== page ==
• Insightful awareness of the assessment, symptoms, risks, and treatment for different forms of mental distress • Comprehensive knowledge of Mental Health & Wellbeing • Detailed understanding with no factual errors • Critical analysis showing evaluation and synthesis of ideas • Originality in approach, interpretation, and/or voice • Extensive independent research • Logically defended arguments with evidence for all claims • Highly focused and well structured • Excellent presentation with accurate and appropriate expression • Correct format in appropriate referencing style

Learning outcomes

  1. Synthesise psychological, social, and pharmacological theories in order to recognise and support specific client difficulties

  2. Explain and evaluate the presentation, diagnosis, causal factors, and interventions for a range of psychological disorders

  3. Debate the applications of psychotherapeutic and pharmacological strategies and interventions, with critical evaluation of their empirical evidence base and potential risks

  4. Debate and evaluate the psychological and biological explanations and interventions for relieving mental distress and enhancing mental wellness

  5. Orally present critical insights into a therapeutic case study

Assessment Methods

Type Name Description Weight
Gateway Test 0
Oral Group Exam 40
Insight and Evaluation 50
What is Mental Health 10

Teaching and Learning Strategy


Your lectures will focus on the core theories and concepts for each of the topics in the curriculum content.


Your case study discussions will involve small group discussions focusing on case studies related to the lecture topic for that week.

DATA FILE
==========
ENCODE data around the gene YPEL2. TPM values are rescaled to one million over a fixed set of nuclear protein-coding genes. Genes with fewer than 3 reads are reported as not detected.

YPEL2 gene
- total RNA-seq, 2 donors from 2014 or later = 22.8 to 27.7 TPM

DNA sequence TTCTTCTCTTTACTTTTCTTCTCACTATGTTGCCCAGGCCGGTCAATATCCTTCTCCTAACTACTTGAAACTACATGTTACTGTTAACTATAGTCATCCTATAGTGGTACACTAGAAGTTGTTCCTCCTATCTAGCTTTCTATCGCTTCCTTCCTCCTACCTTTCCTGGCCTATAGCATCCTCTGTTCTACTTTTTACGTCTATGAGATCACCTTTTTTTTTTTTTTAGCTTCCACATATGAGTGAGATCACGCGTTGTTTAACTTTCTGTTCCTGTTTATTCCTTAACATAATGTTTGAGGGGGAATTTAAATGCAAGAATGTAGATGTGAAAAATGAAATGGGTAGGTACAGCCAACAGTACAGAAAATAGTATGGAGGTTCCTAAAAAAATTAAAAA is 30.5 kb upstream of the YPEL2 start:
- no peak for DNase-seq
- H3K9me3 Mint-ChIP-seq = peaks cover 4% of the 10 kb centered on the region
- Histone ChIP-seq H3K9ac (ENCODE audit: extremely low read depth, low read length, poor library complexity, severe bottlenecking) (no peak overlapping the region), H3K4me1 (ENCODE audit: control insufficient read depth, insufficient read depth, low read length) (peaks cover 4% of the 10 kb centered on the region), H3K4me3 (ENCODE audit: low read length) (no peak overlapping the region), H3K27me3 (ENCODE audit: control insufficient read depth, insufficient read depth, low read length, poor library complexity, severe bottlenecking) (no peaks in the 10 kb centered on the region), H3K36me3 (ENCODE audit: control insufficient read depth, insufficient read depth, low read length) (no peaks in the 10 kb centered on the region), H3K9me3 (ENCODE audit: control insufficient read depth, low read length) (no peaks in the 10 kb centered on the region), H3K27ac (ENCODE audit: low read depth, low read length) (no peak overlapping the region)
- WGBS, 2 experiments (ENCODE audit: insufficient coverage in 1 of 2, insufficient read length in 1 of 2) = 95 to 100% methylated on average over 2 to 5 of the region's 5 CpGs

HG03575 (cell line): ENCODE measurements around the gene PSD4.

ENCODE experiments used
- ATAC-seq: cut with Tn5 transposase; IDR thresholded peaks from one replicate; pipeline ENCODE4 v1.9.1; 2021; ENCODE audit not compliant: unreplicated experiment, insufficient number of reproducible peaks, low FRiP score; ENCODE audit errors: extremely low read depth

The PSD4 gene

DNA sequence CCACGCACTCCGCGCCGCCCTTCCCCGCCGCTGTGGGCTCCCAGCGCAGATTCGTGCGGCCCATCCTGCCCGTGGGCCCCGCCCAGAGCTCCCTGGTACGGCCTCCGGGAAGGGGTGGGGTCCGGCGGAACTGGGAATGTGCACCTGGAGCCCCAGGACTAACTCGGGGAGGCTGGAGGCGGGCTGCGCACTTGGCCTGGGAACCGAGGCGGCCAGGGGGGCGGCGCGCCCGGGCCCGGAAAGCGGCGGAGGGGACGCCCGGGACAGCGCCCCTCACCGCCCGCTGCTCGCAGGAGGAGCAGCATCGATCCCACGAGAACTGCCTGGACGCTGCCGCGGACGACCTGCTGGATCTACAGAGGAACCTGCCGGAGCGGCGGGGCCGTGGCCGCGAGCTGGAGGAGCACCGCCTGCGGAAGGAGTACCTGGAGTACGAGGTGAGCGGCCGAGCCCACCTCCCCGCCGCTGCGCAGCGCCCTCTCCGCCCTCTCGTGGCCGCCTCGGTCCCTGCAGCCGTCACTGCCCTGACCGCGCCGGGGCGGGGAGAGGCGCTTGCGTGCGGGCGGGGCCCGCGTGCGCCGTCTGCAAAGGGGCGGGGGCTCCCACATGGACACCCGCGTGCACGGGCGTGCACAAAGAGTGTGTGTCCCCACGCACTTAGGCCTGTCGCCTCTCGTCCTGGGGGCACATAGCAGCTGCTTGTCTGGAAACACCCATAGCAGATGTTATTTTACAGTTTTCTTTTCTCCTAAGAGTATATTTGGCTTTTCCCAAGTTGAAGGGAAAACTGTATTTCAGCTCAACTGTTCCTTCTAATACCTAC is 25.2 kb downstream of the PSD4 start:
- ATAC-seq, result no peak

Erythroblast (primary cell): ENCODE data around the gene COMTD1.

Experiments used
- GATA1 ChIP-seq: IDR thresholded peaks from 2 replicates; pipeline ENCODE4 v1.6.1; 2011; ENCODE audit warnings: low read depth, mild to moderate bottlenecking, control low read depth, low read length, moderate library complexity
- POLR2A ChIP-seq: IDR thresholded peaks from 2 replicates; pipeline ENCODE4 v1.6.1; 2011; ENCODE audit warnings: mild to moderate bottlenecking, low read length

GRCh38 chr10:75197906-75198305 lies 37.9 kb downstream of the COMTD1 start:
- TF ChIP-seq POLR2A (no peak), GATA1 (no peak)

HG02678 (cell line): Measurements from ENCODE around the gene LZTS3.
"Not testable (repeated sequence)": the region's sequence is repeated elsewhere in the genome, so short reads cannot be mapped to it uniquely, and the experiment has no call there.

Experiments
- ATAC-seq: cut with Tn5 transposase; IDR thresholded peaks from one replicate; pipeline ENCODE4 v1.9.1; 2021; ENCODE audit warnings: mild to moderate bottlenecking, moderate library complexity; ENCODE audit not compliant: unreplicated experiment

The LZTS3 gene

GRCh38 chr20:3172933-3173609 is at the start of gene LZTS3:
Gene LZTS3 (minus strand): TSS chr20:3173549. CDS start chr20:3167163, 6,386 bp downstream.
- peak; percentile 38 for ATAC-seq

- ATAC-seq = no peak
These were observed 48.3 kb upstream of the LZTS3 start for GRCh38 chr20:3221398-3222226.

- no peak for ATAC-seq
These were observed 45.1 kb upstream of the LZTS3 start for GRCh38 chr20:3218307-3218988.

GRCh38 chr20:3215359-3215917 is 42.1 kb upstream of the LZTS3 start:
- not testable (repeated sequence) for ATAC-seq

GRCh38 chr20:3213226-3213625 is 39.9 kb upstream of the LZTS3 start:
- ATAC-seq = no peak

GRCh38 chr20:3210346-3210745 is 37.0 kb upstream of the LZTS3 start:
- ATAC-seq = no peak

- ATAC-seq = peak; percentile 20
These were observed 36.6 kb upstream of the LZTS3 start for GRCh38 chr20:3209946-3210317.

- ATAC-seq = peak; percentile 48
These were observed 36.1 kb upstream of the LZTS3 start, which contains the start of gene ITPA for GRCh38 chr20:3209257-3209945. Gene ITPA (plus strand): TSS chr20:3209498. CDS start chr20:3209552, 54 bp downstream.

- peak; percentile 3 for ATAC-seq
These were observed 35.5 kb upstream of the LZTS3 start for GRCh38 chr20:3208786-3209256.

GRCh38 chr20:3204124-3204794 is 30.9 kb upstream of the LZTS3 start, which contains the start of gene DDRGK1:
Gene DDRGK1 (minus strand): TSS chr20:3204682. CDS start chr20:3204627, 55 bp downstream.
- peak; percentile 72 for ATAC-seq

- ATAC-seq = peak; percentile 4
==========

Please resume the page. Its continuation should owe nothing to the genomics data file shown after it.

Private study 158

Transferable skills

  • Computer Literacy - Proficiency in using a varied range of computer software
  • Self-Management - Able to work unsupervised in an efficient, punctual and structured manner. To examine the outcomes of tasks and events, and judge levels of quality and importance
  • Exploring - Able to investigate, research and consider alternatives
  • Information retrieval - Able to access different and multiple sources of information
  • Inter-personal - Able to question, actively listen, examine given answers and interact sensitevely with others
  • Critical analysis & Problem Solving - Able to deconstruct and analyse problems or complex situations. To find solutions to problems through analyses and exploration of all possibilities using appropriate methods, rescources and creativity.
  • Safety-Consciousness - Having an awareness of your immediate environment, and confidence in adhering to health and safety regulations
  • Presentation - Able to clearly present information and explanations to an audience. Through the written or oral mode of communication accurately and concisely.
  • Teamwork - Able to constructively cooperate with others on a common task, and/or be part of a day-to-day working team